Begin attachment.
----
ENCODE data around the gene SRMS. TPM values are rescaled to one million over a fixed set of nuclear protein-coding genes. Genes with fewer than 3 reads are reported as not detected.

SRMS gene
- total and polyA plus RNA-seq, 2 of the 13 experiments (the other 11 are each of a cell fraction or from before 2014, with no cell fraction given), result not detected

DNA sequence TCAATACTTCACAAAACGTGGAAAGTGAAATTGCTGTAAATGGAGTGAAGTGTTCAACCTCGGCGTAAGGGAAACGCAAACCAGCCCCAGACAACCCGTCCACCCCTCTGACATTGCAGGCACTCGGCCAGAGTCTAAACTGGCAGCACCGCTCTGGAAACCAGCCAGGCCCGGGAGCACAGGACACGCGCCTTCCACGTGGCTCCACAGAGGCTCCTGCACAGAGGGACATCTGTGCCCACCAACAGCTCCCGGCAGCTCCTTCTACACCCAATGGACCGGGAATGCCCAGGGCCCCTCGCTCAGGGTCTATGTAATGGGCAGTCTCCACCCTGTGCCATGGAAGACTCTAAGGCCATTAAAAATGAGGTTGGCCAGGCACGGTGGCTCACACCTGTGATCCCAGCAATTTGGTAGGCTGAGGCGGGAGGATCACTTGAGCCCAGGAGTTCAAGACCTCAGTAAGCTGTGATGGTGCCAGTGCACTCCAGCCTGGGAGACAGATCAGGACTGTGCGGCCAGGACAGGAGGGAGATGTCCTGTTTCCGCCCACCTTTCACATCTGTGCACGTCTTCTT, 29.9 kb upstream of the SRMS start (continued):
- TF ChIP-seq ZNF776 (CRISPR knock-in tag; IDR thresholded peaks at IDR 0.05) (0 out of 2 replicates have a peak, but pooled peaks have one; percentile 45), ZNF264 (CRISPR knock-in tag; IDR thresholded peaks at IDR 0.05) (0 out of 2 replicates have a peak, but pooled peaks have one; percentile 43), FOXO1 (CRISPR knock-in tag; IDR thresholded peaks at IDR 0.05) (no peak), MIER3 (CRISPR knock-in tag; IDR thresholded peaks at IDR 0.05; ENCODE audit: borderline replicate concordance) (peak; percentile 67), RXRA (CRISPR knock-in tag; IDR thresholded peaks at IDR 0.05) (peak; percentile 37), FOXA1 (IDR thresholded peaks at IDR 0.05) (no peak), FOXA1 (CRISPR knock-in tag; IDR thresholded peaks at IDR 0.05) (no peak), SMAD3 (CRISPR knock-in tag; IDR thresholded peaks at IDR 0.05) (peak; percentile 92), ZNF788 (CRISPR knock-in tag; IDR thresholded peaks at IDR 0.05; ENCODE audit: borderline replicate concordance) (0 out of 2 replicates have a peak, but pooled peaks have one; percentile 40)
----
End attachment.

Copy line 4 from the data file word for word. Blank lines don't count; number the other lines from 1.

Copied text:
DNA sequence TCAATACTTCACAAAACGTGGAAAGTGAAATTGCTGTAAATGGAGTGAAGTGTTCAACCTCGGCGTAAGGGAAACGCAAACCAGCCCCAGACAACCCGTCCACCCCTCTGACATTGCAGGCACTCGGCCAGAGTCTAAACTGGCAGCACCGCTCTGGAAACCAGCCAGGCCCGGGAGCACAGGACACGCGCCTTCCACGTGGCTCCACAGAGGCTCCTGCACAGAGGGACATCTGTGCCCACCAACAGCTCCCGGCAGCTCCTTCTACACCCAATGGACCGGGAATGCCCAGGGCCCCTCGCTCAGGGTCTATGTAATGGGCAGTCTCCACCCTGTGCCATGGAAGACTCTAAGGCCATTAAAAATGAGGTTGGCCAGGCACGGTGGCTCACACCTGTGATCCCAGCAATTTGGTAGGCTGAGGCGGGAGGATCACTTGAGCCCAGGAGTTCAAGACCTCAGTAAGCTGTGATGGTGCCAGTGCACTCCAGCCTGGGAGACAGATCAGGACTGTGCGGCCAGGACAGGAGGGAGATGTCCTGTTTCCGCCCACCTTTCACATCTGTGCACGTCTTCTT, 29.9 kb upstream of the SRMS start (continued):